But, for everybody blessed this way, the main challenge, as it was for Joseph, is those people, like his elder brothers, who walk according to the flesh and say, to Moses as to Christ of whom Moses was a shadow “Who made you king over us?” They look, and see no inherent worth in me, and say in their hearts that, without this many years of age, or this much education, or this much exposure to this many things, it cannot possibly be that I am wiser than them.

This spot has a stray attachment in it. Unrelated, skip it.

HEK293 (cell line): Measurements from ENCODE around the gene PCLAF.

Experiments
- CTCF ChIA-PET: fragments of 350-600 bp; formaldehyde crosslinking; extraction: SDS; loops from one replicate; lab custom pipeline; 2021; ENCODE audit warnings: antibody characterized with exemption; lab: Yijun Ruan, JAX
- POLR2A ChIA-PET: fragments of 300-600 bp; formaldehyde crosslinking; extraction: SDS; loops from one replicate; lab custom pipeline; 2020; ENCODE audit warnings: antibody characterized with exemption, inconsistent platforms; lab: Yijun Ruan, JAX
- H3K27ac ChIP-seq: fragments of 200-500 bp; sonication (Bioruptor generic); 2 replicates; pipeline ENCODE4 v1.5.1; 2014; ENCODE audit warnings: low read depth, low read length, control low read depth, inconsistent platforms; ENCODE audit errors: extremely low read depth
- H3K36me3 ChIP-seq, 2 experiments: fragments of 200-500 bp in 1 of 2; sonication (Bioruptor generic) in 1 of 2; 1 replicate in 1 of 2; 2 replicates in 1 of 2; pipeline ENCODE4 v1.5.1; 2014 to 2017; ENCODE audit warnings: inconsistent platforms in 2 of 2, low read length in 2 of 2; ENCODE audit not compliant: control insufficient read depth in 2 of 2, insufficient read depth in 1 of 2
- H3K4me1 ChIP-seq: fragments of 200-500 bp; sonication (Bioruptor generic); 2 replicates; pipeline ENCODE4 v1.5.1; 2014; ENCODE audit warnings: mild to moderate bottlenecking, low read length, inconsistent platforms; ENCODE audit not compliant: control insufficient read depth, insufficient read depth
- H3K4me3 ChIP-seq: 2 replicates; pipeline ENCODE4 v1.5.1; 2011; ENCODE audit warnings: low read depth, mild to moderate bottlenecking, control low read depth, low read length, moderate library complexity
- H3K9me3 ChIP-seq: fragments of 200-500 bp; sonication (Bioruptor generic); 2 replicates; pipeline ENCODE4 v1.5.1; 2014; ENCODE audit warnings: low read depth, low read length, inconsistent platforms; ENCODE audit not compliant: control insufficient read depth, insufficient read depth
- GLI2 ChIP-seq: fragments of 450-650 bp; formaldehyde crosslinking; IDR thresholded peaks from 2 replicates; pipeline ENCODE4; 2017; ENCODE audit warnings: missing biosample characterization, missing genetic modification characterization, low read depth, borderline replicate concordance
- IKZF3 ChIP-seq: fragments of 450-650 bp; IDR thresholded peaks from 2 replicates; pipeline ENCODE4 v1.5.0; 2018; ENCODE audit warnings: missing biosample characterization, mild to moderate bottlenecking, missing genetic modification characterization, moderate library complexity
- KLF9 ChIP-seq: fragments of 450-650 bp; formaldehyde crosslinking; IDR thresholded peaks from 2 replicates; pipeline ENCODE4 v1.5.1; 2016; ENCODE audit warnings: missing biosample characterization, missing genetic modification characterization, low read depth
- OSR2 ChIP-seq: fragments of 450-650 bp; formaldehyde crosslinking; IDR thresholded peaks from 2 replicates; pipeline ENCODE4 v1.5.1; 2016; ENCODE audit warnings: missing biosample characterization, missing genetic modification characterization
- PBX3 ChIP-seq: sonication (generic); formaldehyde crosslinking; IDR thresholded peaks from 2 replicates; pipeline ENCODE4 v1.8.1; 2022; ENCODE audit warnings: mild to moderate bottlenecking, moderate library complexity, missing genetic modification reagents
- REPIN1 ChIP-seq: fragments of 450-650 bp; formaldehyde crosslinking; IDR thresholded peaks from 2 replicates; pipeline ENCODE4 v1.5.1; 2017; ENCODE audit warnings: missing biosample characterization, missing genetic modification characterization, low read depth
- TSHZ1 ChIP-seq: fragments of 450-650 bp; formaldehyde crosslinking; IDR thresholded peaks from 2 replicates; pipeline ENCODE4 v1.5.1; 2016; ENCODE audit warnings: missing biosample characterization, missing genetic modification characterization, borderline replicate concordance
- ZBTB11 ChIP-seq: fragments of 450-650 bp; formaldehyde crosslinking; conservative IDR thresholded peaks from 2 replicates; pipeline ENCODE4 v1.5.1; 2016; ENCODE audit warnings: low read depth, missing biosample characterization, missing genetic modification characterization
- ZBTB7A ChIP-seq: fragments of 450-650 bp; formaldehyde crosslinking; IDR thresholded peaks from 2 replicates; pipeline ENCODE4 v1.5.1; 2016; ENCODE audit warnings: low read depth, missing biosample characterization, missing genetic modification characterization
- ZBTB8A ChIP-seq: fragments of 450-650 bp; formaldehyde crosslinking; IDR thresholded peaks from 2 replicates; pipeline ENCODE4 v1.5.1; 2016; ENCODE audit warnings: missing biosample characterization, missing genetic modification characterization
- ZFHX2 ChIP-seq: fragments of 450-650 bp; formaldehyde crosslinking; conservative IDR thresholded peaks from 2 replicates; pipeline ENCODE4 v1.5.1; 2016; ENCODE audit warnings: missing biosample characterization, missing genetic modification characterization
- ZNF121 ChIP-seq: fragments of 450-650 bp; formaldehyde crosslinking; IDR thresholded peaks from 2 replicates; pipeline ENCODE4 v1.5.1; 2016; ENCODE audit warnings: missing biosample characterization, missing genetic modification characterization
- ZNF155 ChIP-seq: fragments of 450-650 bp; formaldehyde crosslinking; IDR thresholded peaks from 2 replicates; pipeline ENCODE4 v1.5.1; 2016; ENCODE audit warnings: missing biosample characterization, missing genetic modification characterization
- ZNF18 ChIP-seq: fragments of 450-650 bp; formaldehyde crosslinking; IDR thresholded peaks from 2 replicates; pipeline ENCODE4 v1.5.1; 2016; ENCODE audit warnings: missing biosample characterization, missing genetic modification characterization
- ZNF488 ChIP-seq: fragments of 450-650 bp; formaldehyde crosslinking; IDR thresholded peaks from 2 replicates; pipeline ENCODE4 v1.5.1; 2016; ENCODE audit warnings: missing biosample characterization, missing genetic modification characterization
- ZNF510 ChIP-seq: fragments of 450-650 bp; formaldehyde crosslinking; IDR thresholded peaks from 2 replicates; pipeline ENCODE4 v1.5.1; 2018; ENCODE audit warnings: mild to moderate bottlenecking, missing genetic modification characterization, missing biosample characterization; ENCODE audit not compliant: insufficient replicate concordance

I never chose to make myself pious for the words of the Lord. Yet, as Psalm 119 says, “Because of your Law, O Lord, I am wiser than my teachers.” Now, they ignore that no man saves himself from the carnality in which they are involved, to which they are desperately addicted, which I find repugnant, and from which I recoil in horror. The natural man hates the things of God; if I do not, it is because God eternally determined, based on no virtues of mine, to save me from that carnality. Therefore, now, I am wise—the fear of the Lord being the beginning of wisdom—and the only response they muster up is “Your problem is that you think you know everything!” God spares me listening to them another day when they say that, for then my heart starts to despise them greatly. I have never said that I know everything—I have never claimed to be God—but any man who claims it for me, may he be anathema; he has stored up envy and jealousy in his heart, and sinned against his soul. But as for me, I do not have the right to deny that I am wise—I am wise. Indeed, I am wiser than them—there is nothing I can do about that. If I were richer than them, I would confess as much; but I am not. (Usually, also, they are rich, or richer, and they think that this should have a co-relation with wisdom; as though God is a respecter of fiat currency. Haha.) Moreover, God always reserves, and characteristically uses, the His sovereign right to take the weakest and most-unfit thing, and use it most-gloriously—the death of Christ, even the death on a cross, being the ultimate—such that, indeed, it makes me wonder what they expected, what they would have been happy with; that God must (they insist!) put these treasures in jars of gold? They are accursed.